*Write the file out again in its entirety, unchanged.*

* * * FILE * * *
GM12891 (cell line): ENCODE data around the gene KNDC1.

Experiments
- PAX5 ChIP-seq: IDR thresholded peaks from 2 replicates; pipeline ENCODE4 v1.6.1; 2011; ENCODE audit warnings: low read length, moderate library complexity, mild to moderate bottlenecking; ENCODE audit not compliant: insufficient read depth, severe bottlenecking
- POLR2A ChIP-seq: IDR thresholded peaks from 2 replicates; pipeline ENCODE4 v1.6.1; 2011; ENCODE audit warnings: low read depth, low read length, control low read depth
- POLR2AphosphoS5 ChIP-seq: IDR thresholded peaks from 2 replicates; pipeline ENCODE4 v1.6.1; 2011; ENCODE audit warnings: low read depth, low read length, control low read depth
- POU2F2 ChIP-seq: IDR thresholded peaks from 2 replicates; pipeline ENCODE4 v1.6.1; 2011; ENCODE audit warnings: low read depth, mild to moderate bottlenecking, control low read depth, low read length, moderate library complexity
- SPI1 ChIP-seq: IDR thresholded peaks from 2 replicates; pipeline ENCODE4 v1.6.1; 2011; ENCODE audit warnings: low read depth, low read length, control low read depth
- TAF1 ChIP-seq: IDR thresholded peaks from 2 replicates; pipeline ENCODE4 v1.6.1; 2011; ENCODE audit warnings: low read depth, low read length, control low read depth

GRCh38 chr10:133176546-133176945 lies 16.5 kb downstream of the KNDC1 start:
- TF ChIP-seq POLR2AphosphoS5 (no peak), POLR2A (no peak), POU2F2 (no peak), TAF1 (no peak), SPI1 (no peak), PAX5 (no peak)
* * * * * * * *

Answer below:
GM12891 (cell line): ENCODE data around the gene KNDC1.

Experiments
- PAX5 ChIP-seq: IDR thresholded peaks from 2 replicates; pipeline ENCODE4 v1.6.1; 2011; ENCODE audit warnings: low read length, moderate library complexity, mild to moderate bottlenecking; ENCODE audit not compliant: insufficient read depth, severe bottlenecking
- POLR2A ChIP-seq: IDR thresholded peaks from 2 replicates; pipeline ENCODE4 v1.6.1; 2011; ENCODE audit warnings: low read depth, low read length, control low read depth
- POLR2AphosphoS5 ChIP-seq: IDR thresholded peaks from 2 replicates; pipeline ENCODE4 v1.6.1; 2011; ENCODE audit warnings: low read depth, low read length, control low read depth
- POU2F2 ChIP-seq: IDR thresholded peaks from 2 replicates; pipeline ENCODE4 v1.6.1; 2011; ENCODE audit warnings: low read depth, mild to moderate bottlenecking, control low read depth, low read length, moderate library complexity
- SPI1 ChIP-seq: IDR thresholded peaks from 2 replicates; pipeline ENCODE4 v1.6.1; 2011; ENCODE audit warnings: low read depth, low read length, control low read depth
- TAF1 ChIP-seq: IDR thresholded peaks from 2 replicates; pipeline ENCODE4 v1.6.1; 2011; ENCODE audit warnings: low read depth, low read length, control low read depth

GRCh38 chr10:133176546-133176945 lies 16.5 kb downstream of the KNDC1 start:
- TF ChIP-seq POLR2AphosphoS5 (no peak), POLR2A (no peak), POU2F2 (no peak), TAF1 (no peak), SPI1 (no peak), PAX5 (no peak)